A less 'respectable', but significant, part of that network is also engaged in more subversive activity against academic and media critics of Israel, as in the attempt to smear the campaigning journalist Jonathan Cook.

Concerned at growing international awareness of its crimes, the recently-appointed Israeli Ambassador to Britain, Ron Prosor, has adopted a more campaigning role, seeking-out 'unfriendly' university venues and any other available public platforms to proselytise his 'firm-but-friendly' Zionism.

Israel's friendship network extends, likewise, across a large swath of media and cultural life, the Daily Mail's Melanie Phillips being, perhaps, the most notable, and virulent, journalist speaking in Zionism's intellectual defence.

But she's far from alone in serving to popularise Israel's 'good-standing' and special friendship with Washington. The Mail's City Editor, Alex Brummer, also lauded Bush as "a true friend of Israel" during his recent trip to the region, a sentiment based on the zero-sum logic that anyone protecting Israel's gains, even those acquired through land theft and murderous ethnic cleansing, must be worth applauding.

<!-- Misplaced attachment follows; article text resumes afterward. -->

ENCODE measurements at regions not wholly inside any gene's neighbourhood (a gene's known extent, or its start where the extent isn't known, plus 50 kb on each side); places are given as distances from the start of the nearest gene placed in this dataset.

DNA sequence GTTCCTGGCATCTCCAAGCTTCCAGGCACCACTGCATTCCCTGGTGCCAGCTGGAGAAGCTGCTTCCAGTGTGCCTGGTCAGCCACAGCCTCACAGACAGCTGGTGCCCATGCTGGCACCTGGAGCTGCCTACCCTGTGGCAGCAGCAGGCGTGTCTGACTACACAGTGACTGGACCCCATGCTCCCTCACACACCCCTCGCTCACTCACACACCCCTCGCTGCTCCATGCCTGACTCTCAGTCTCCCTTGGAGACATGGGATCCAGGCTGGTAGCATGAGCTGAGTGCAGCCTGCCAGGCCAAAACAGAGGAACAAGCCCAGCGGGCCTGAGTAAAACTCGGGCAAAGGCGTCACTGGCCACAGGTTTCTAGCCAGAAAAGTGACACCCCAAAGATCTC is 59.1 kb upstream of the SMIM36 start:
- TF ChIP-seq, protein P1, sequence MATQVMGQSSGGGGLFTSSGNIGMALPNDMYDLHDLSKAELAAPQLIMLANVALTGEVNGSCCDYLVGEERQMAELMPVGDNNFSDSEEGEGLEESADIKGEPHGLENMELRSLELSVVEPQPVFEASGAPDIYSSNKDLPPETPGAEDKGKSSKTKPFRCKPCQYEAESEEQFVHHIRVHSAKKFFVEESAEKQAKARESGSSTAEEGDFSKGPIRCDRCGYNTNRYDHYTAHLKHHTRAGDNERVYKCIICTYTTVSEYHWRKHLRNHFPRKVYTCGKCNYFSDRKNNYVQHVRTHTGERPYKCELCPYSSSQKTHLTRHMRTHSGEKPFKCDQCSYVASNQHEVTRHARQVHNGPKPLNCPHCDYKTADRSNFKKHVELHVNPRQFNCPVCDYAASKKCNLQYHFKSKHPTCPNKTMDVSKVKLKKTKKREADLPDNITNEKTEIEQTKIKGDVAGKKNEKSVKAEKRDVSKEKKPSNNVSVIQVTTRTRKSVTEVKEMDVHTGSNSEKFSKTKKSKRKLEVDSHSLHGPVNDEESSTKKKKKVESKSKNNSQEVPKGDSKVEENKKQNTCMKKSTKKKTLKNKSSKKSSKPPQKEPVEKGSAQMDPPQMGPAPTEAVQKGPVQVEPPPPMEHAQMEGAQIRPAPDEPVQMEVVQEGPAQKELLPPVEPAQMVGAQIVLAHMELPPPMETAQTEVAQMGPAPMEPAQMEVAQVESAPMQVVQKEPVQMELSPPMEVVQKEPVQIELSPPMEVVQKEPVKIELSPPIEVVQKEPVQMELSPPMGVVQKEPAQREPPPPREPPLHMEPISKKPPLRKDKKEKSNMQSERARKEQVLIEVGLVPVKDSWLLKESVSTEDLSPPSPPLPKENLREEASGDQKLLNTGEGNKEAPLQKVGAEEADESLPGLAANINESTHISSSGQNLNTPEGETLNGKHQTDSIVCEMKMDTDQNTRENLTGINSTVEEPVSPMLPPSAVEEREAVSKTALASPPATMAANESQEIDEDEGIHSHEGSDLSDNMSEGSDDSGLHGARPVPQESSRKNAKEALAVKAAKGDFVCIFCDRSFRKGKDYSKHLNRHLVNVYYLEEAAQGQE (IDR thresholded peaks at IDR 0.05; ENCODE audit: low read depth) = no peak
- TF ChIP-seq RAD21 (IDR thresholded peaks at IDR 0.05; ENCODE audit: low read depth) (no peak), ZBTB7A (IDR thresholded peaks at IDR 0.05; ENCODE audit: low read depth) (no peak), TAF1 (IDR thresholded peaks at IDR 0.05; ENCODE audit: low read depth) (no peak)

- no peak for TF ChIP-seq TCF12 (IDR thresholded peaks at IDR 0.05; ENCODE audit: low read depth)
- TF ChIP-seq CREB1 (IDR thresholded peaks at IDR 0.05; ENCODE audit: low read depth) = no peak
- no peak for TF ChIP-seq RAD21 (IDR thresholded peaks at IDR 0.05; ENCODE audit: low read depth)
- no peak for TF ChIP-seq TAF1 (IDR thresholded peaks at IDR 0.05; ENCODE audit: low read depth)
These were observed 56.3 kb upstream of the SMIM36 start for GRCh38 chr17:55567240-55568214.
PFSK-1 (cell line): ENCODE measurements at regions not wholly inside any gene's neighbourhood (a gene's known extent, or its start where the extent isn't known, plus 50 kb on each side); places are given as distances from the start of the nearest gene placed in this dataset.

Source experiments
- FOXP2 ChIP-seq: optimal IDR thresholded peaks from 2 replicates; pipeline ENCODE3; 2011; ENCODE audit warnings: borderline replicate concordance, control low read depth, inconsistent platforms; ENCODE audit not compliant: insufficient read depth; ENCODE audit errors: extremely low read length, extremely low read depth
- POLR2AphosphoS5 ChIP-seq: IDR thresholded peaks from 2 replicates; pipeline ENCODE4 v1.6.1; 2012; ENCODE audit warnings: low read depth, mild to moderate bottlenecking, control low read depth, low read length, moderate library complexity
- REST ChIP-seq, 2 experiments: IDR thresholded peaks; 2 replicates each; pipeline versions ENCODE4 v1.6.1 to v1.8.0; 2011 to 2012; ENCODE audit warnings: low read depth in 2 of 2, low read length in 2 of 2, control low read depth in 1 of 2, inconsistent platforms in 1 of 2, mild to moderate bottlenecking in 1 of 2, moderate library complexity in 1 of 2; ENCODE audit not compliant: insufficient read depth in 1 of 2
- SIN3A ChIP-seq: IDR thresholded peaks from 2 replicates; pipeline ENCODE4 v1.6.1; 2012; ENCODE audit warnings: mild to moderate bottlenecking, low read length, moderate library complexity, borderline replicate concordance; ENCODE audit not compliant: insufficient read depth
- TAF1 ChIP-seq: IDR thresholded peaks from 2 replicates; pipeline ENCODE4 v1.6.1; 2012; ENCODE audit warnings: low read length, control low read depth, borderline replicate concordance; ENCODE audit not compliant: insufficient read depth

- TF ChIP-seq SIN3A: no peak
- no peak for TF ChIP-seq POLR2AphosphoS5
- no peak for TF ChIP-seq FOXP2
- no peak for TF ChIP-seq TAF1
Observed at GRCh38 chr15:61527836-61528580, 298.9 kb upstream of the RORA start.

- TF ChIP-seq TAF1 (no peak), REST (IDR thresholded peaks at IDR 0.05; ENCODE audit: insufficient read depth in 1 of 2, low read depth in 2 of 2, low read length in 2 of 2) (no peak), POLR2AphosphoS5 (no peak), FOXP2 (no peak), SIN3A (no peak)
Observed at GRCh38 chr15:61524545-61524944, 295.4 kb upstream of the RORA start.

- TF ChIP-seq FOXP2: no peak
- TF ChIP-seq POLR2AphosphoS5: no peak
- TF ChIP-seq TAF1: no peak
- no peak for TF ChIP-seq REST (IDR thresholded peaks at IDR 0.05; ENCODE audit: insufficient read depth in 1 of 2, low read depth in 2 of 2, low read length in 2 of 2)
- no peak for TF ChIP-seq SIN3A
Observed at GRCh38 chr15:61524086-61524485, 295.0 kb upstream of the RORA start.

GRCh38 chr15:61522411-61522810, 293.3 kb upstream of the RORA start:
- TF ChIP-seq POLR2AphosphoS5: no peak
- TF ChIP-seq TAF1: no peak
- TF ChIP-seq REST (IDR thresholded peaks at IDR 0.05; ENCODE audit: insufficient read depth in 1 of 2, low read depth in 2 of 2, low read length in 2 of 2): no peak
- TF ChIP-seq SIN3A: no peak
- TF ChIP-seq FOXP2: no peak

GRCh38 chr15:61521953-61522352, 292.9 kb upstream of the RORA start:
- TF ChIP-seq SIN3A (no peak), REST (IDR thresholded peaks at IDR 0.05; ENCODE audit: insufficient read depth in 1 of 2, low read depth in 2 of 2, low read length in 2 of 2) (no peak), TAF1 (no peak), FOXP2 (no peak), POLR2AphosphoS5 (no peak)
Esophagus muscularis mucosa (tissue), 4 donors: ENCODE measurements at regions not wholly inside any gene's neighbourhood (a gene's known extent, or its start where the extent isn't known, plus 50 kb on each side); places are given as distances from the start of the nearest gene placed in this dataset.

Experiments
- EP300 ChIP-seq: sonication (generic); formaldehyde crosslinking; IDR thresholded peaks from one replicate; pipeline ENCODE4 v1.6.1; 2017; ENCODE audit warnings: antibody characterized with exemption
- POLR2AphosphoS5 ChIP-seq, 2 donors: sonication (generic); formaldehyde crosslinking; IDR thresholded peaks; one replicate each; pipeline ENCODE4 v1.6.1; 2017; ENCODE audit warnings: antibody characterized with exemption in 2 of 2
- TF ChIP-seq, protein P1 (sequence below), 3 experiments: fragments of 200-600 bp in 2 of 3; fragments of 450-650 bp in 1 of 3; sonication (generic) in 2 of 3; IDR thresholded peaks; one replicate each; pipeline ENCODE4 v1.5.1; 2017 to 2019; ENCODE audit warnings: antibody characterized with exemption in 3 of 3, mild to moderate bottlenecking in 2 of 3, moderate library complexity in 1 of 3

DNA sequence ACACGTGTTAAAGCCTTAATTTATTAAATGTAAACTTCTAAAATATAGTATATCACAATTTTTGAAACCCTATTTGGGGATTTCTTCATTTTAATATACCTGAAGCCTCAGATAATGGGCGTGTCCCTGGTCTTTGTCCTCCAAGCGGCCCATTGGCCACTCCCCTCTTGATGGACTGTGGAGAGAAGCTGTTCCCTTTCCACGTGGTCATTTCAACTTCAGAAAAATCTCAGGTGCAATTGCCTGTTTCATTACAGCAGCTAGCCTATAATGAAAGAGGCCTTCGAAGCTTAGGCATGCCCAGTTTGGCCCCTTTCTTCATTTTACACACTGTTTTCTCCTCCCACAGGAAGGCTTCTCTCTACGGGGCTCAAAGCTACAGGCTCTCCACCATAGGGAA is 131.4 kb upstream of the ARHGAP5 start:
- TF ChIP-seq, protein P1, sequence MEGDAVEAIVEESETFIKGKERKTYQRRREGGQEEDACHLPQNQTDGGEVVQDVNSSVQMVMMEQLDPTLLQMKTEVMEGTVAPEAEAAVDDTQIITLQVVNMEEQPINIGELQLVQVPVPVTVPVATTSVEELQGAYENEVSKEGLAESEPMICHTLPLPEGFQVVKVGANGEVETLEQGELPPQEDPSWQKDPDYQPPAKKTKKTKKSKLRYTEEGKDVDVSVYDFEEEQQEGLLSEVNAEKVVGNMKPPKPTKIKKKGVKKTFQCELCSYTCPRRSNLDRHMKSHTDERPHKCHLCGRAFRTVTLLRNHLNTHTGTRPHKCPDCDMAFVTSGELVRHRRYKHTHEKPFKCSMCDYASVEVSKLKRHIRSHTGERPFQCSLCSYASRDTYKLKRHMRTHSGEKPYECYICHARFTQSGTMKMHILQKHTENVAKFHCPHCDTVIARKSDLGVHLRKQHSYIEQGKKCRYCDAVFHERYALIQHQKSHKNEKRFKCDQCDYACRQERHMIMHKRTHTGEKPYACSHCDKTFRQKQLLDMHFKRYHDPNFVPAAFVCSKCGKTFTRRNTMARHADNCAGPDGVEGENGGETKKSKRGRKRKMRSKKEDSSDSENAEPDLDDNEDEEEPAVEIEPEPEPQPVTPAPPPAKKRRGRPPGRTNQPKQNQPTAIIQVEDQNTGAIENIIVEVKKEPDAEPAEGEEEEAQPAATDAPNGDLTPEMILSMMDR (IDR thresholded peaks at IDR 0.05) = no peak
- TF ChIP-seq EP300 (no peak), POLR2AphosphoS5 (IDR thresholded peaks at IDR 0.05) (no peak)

Of course, Brummer clearly sees, like those who oppose his self-serving views, that Bush and Blair can, indeed, be relied upon to act as dependable, last-resort friends of Israel as it seeks a 'peace deal' that secures everything it has stolen from the Palestinians.

With similar intent to courting MPs, senior British journalists and editors are being taken on all-expenses PR trips to Israel, ensuring that Tel Aviv's 'side' of things is being 'fairly aired':

"A UK-based pro-Israel lobby will bring a delegation of senior journalists from major media outlets to Israel on Sunday. Fourteen editors and senior journalists will visit for six days - including senior editorial staff from the Times, Independent and Sun newspapers and broadcasters from the BBC and Sky News, in a trip organized by the Britain Israel Communications and Research Centre (BICOM) to show them events from Israel's point of view. Many of the journalists have written on the Middle East for years, but are visiting Israel for the first time. All play a large part in determining the editorial policy at their respective organizations."